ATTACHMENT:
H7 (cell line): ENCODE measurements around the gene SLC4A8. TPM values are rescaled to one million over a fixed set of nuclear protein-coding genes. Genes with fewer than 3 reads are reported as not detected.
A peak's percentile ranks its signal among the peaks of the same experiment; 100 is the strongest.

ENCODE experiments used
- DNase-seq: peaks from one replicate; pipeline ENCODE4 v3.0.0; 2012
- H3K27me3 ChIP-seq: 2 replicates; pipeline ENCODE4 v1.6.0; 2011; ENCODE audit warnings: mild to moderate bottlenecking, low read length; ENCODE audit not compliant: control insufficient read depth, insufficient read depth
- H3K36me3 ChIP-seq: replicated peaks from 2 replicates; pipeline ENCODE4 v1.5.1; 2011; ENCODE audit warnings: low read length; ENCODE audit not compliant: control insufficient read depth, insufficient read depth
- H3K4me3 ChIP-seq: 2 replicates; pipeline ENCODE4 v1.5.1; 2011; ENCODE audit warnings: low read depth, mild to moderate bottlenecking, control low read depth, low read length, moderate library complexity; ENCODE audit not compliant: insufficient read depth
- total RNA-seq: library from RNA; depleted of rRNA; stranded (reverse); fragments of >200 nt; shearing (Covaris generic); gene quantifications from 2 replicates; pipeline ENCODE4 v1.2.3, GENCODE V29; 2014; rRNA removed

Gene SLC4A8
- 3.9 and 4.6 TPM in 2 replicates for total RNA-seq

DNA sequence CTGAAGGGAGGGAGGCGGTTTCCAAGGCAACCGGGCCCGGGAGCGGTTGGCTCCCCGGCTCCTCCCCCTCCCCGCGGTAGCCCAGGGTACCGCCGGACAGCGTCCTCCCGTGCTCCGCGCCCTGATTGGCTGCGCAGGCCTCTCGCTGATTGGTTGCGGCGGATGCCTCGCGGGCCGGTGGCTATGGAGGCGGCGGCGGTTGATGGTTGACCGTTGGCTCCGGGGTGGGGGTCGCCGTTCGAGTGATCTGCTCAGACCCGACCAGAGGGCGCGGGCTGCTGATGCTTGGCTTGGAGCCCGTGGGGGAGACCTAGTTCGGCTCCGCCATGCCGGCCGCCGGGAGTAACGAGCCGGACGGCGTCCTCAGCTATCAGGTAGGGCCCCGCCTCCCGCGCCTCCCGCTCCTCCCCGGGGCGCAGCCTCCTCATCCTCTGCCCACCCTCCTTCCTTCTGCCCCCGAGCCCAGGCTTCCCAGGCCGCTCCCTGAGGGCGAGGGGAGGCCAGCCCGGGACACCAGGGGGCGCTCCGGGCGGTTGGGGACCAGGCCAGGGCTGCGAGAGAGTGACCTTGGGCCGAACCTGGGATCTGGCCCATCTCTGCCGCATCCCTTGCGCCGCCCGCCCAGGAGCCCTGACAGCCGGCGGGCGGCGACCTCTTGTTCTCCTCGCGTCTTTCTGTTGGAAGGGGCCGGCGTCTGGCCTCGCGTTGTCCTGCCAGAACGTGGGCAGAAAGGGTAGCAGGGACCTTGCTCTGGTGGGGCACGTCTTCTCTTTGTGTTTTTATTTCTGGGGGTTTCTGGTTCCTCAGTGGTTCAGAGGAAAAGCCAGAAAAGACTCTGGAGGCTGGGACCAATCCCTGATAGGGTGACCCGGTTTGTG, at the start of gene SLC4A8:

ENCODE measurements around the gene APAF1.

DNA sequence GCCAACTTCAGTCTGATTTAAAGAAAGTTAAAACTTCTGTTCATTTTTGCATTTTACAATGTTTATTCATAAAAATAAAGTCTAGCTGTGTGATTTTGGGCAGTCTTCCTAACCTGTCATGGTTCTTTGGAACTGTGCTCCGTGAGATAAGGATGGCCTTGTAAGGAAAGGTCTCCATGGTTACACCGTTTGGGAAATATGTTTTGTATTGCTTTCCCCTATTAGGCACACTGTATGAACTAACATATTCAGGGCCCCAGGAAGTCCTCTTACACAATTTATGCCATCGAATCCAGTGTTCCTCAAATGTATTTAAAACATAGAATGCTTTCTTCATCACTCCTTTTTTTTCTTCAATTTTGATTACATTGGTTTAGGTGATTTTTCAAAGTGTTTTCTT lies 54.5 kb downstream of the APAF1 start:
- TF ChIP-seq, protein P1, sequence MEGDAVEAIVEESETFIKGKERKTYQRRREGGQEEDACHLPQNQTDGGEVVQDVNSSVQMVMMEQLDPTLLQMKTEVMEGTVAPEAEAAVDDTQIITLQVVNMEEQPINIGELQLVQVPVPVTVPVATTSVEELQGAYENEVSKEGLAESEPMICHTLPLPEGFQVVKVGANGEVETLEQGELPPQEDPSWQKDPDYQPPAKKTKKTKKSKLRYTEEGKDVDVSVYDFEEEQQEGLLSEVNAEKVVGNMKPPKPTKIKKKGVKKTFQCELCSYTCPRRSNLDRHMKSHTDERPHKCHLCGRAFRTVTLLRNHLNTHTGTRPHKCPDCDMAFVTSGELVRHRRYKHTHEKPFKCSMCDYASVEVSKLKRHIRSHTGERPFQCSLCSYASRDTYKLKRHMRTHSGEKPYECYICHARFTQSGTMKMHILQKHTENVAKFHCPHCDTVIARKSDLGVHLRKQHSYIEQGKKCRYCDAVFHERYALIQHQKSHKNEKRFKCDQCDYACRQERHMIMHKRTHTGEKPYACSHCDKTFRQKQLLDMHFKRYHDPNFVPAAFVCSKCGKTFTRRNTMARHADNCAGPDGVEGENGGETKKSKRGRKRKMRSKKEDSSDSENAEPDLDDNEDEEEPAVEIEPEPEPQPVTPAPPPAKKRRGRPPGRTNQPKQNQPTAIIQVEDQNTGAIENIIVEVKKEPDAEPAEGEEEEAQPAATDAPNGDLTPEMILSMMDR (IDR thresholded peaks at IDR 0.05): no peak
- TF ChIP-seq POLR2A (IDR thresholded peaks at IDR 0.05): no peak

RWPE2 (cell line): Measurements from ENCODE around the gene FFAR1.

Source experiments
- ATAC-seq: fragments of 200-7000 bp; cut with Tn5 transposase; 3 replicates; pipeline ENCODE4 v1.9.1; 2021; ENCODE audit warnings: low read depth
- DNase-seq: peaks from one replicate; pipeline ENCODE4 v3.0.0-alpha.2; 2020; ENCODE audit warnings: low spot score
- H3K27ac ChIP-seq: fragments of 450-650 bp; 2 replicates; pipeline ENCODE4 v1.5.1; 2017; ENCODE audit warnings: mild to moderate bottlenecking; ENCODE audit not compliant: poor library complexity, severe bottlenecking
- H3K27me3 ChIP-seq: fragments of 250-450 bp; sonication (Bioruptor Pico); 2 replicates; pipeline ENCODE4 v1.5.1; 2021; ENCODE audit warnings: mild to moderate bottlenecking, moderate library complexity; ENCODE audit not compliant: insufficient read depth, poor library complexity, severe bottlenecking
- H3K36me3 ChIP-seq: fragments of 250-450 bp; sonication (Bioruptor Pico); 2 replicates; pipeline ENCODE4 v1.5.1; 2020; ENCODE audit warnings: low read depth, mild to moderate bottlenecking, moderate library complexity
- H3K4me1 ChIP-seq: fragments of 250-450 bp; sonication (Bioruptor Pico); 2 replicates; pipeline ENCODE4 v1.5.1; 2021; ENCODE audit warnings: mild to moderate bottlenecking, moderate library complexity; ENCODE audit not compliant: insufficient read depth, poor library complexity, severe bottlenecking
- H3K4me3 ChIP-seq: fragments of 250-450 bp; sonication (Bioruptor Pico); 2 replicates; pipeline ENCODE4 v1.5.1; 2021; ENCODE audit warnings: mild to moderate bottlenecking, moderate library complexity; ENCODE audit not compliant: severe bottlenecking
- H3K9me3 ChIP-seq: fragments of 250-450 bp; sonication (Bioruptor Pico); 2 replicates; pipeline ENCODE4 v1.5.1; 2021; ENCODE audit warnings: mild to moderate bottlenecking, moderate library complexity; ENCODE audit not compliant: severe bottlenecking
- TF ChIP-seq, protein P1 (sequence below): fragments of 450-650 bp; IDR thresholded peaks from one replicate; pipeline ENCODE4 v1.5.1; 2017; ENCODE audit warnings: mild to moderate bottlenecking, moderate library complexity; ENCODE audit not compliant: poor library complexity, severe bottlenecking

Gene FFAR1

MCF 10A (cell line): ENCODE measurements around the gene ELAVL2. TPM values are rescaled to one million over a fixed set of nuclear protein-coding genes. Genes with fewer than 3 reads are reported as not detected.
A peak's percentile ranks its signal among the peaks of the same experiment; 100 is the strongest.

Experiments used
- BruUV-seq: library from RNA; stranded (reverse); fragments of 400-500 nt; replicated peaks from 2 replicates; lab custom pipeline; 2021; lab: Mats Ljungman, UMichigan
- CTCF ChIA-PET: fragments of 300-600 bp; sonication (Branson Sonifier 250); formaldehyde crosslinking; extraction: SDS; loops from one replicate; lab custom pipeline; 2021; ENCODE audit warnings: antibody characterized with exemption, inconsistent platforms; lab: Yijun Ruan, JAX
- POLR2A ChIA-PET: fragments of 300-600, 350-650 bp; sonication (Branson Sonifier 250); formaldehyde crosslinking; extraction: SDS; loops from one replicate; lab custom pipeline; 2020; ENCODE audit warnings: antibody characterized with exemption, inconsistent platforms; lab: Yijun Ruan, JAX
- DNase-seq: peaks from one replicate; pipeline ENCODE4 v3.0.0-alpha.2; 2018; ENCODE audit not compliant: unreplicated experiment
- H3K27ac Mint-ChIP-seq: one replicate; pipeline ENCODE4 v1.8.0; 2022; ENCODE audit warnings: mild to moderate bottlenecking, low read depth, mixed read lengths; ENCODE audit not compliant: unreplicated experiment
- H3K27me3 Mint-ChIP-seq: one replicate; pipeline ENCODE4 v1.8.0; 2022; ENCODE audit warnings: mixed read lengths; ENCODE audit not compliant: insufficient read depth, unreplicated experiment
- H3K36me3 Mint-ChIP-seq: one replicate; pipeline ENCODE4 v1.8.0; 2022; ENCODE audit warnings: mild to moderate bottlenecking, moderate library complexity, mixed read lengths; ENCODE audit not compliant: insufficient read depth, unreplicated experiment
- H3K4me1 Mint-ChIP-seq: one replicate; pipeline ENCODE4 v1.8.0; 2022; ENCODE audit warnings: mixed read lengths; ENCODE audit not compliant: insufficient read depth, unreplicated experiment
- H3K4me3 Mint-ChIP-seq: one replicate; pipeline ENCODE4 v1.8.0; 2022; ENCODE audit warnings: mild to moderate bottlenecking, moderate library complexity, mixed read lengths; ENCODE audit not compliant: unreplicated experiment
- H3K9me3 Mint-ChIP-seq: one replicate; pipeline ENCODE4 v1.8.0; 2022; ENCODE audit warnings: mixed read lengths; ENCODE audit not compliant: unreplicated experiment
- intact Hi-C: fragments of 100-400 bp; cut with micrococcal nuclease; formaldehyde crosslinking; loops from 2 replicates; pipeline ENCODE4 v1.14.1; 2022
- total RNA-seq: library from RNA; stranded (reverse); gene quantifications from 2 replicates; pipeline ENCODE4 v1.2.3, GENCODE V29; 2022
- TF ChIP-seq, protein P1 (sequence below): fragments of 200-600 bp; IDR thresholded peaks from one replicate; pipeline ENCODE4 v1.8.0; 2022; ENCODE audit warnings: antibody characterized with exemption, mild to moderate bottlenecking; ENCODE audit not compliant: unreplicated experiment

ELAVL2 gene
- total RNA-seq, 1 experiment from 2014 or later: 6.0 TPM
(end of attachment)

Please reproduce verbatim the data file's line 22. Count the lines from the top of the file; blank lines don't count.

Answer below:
- H3K36me3 ChIP-seq: fragments of 250-450 bp; sonication (Bioruptor Pico); 2 replicates; pipeline ENCODE4 v1.5.1; 2020; ENCODE audit warnings: low read depth, mild to moderate bottlenecking, moderate library complexity